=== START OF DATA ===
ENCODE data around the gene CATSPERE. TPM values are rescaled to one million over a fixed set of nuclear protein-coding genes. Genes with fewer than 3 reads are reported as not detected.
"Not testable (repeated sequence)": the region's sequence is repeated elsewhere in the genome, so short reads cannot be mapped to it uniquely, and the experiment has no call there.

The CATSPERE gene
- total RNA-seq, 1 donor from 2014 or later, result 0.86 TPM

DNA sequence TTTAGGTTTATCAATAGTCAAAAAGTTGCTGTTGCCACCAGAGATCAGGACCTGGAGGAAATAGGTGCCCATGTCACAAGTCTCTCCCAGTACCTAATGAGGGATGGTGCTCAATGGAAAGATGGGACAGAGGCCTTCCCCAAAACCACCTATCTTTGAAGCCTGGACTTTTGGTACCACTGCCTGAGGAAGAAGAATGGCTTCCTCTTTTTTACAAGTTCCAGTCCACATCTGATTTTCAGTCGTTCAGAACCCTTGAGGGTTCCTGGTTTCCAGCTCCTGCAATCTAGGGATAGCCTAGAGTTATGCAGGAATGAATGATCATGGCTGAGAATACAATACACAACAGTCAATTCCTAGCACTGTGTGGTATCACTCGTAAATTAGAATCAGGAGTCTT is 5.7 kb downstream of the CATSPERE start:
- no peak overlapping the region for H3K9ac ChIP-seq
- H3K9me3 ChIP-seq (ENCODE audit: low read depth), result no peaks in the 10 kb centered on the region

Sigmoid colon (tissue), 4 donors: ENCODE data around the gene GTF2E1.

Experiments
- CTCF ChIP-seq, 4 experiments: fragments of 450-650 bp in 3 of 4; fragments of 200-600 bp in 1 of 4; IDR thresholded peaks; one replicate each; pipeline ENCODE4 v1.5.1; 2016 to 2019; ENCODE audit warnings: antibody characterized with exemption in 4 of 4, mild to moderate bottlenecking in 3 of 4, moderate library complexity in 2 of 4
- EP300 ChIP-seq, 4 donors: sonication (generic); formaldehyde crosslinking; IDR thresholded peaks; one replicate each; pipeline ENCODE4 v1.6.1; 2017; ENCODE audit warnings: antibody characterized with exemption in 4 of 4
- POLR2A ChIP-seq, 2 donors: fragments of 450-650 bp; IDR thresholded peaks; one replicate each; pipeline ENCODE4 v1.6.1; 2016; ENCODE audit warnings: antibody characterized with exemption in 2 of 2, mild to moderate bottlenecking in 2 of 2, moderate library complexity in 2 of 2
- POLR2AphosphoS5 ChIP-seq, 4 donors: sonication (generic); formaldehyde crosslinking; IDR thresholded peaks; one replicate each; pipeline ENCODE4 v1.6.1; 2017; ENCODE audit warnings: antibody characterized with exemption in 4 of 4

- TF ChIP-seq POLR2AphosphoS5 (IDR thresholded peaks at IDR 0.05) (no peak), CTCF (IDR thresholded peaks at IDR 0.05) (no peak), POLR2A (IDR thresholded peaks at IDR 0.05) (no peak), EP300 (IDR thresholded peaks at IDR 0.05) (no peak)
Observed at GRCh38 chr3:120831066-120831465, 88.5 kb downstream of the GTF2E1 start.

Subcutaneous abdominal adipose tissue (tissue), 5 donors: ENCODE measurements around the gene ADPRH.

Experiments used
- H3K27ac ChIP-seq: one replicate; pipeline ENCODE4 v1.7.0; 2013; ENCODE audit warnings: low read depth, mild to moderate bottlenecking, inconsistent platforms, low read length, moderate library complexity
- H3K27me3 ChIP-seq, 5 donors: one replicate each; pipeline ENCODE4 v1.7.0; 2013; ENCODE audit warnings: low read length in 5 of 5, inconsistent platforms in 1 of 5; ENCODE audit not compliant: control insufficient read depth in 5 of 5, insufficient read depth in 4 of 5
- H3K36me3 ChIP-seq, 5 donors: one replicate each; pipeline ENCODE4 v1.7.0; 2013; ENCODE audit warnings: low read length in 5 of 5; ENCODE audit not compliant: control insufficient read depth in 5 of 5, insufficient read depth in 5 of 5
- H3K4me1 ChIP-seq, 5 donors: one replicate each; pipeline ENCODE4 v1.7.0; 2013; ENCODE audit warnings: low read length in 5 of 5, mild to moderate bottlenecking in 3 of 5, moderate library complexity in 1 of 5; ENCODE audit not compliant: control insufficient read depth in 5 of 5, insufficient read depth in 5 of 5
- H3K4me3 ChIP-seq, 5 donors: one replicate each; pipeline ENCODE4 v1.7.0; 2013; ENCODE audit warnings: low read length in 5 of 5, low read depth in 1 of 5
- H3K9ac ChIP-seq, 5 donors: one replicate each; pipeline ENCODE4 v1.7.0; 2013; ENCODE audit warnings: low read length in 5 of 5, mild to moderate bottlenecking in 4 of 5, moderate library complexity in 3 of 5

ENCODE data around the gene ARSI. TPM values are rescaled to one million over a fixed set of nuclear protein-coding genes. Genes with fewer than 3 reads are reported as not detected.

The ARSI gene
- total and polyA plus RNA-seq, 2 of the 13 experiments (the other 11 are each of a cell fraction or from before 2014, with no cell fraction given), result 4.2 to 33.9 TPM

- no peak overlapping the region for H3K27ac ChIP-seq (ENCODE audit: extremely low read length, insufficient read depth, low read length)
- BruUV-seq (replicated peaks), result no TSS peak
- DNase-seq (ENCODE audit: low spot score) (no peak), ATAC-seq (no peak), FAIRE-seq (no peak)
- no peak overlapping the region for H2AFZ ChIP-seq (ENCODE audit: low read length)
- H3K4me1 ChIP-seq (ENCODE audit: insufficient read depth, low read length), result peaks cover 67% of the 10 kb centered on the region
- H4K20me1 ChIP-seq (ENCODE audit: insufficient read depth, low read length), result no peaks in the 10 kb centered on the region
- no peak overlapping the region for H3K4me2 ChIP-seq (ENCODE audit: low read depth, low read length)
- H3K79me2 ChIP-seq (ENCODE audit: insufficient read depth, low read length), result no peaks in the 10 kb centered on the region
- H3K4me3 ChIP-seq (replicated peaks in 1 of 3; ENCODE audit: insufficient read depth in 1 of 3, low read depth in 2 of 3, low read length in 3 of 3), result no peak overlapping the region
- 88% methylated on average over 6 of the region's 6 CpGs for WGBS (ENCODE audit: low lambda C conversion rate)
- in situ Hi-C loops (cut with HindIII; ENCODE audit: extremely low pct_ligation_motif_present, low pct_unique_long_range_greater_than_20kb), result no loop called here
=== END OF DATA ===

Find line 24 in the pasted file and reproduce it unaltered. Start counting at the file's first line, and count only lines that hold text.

ENCODE data around the gene ARSI. TPM values are rescaled to one million over a fixed set of nuclear protein-coding genes. Genes with fewer than 3 reads are reported as not detected.